Wrack by Hunter Hammersen
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Wrack

Knitting
March 2015
Fingering (14 wpi) ?
32 stitches = 4 inches
in stockinette
325 - 400 yards (297 - 366 m)
Written in 6 sizes and 3 gauges to fit very nearly everyone (from a foot of 6.5 inches all the way up to 13.25 inches)
This pattern is available for $6.95 USD buy it now

Wrack noun
- seaweed or other vegetation cast on the shore

You’ll want this pattern in your bag of tricks. It’s got just enough going on to be interesting, without ever being too hard. It works equally well for guys and for girls. And it comes in a wide range of sizes (with guidance on using a variety of yarn thicknesses).

Plus the socks are awfully darn cute! Something about the combination of cables and ribbing is undeniably classic, without being boring. I suspect you’ll find yourself knitting this one more than once.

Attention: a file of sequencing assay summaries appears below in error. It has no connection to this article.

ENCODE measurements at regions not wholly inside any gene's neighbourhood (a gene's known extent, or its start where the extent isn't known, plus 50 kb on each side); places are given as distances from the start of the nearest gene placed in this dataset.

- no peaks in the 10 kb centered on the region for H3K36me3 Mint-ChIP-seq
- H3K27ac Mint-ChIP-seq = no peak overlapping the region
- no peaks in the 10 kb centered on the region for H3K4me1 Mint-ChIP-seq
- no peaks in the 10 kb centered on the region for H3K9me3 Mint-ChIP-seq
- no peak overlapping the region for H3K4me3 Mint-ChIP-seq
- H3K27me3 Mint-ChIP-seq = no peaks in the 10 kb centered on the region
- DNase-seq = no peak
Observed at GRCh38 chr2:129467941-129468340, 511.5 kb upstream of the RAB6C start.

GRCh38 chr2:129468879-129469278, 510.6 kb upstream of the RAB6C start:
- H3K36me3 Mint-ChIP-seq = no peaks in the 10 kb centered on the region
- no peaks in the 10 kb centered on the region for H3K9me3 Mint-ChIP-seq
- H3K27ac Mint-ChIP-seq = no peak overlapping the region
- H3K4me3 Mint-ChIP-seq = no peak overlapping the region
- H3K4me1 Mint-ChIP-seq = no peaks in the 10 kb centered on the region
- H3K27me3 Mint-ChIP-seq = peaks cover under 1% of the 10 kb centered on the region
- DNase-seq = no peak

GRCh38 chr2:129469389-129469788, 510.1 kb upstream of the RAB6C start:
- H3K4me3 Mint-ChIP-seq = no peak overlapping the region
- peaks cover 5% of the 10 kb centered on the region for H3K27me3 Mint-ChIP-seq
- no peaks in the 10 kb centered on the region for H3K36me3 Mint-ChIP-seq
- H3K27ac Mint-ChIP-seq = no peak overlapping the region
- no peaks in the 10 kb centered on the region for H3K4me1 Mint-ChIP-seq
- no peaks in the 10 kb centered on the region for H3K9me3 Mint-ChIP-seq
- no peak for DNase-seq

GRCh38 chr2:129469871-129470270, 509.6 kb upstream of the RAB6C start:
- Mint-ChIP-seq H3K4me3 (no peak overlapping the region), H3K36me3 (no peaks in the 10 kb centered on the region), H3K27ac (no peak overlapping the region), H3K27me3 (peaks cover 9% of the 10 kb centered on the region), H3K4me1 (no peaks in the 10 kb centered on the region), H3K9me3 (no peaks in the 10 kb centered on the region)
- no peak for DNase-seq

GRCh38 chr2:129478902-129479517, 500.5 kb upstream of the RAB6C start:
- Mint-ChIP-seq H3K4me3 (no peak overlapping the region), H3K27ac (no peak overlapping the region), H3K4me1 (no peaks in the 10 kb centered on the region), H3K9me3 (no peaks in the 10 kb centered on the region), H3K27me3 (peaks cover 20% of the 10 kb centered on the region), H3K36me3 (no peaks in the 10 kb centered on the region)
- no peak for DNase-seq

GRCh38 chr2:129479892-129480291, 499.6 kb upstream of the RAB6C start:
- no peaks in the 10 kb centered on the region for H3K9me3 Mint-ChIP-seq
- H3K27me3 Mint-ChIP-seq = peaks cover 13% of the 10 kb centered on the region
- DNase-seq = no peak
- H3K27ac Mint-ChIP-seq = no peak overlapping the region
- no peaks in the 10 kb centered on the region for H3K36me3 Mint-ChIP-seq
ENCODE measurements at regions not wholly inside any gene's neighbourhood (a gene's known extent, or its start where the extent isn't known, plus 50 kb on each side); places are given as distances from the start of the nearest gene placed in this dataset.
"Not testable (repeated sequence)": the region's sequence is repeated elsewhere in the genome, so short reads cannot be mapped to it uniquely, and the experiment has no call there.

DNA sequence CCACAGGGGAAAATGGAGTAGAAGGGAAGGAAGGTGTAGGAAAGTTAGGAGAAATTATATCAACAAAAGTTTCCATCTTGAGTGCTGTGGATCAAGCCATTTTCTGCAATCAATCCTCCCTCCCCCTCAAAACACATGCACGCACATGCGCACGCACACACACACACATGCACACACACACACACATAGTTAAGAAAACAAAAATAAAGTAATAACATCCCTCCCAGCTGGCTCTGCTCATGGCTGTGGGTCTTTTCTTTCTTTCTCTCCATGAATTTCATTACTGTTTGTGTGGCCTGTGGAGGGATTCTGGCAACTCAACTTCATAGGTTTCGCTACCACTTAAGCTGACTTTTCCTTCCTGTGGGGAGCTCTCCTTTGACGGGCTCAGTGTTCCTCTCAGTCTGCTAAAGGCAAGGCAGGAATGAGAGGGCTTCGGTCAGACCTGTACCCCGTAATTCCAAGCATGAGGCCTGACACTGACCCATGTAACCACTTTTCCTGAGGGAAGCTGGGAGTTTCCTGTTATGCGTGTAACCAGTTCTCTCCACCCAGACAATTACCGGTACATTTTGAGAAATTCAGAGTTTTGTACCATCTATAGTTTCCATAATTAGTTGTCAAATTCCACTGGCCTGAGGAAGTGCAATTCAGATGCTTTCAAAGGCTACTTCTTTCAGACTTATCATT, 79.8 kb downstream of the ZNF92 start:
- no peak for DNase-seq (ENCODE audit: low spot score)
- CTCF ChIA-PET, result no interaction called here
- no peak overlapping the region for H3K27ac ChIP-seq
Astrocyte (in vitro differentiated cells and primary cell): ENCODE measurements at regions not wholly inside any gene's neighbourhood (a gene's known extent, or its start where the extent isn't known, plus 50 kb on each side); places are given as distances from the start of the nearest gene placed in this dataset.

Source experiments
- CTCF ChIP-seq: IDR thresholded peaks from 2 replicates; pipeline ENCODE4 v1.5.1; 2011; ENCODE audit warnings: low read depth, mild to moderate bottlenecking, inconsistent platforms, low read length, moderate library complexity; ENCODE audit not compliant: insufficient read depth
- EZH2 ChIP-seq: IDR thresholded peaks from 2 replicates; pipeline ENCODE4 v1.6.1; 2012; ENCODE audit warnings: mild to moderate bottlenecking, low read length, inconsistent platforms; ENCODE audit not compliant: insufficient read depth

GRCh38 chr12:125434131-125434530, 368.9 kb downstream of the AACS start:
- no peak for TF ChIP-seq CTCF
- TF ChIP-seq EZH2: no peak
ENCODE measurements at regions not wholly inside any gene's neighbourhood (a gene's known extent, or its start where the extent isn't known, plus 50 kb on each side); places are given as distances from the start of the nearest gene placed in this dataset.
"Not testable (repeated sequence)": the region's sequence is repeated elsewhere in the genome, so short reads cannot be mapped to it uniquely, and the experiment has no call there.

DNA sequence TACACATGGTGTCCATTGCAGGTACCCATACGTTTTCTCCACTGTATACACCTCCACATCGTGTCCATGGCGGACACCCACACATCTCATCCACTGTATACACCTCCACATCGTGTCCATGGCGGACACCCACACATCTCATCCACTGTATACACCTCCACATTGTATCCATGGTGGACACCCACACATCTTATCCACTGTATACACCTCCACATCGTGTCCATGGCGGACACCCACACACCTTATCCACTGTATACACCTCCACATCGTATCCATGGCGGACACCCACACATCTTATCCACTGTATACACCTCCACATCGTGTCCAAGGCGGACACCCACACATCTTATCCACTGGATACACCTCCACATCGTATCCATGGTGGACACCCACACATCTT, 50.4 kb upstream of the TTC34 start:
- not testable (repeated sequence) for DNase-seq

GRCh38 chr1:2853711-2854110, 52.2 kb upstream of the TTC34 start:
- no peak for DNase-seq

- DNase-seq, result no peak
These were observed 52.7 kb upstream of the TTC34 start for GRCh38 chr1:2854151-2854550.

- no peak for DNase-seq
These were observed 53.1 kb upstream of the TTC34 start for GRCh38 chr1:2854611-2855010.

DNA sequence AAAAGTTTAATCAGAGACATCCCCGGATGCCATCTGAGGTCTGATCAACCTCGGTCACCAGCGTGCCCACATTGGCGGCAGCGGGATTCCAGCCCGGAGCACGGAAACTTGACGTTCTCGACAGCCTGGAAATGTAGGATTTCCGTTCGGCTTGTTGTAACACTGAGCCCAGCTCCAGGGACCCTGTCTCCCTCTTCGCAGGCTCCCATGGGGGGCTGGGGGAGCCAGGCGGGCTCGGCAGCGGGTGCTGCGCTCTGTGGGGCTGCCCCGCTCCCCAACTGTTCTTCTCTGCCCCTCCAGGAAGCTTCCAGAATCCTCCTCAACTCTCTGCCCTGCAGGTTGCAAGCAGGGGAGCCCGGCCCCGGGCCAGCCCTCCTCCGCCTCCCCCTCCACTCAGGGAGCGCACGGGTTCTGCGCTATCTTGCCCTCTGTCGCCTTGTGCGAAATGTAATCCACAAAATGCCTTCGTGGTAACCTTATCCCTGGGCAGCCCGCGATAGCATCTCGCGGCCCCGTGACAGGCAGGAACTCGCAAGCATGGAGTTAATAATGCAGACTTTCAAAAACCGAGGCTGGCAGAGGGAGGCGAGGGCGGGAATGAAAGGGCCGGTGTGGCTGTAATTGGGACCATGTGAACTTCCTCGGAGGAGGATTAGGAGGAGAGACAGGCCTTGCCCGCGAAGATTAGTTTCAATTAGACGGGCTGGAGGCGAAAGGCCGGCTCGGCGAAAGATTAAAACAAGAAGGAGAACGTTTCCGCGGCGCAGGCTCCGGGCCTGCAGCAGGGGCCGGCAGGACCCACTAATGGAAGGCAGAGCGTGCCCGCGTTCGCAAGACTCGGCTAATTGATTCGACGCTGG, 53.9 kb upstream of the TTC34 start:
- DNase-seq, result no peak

Note about Gauge and Sizing: These socks are written for a variety of yarn weights and sizes. You can easily use fingering, dk, or sport weight yarns. Instructions are given for working at three different gauges (7, 8, and 9 stitches per inch in stockinette) and for six different sizes (54, 60, 66, 72, 78, or 84 stitch cast on). The combination means you are almost certain to find a size that will work for you or anyone you knit for (size options range from under seven inches to more than twelve inches).

This makes the pattern delightfully flexible and versatile. But it also makes it a tiny bit tricky to accurately list the gauge and yarn weight in the pattern description here on ravelry! The socks in the picture are made at 7 stitches per inch and with a 54-stitch cast on with aran weight yarn. You can use whatever yarn you like best, so long as you make sure you’re getting a sturdy, dense fabric suitable for socks.

These are perfect for you if:

  • You want a pattern that works for a huge variety of yarns and sizes
  • You love mirrored socks
  • You want a sock that’s classic but still holds your interest

They’re not for you if:

  • You don’t like charts (the pattern uses charts)
  • You hate swatching (you need to swatch to check your needle size)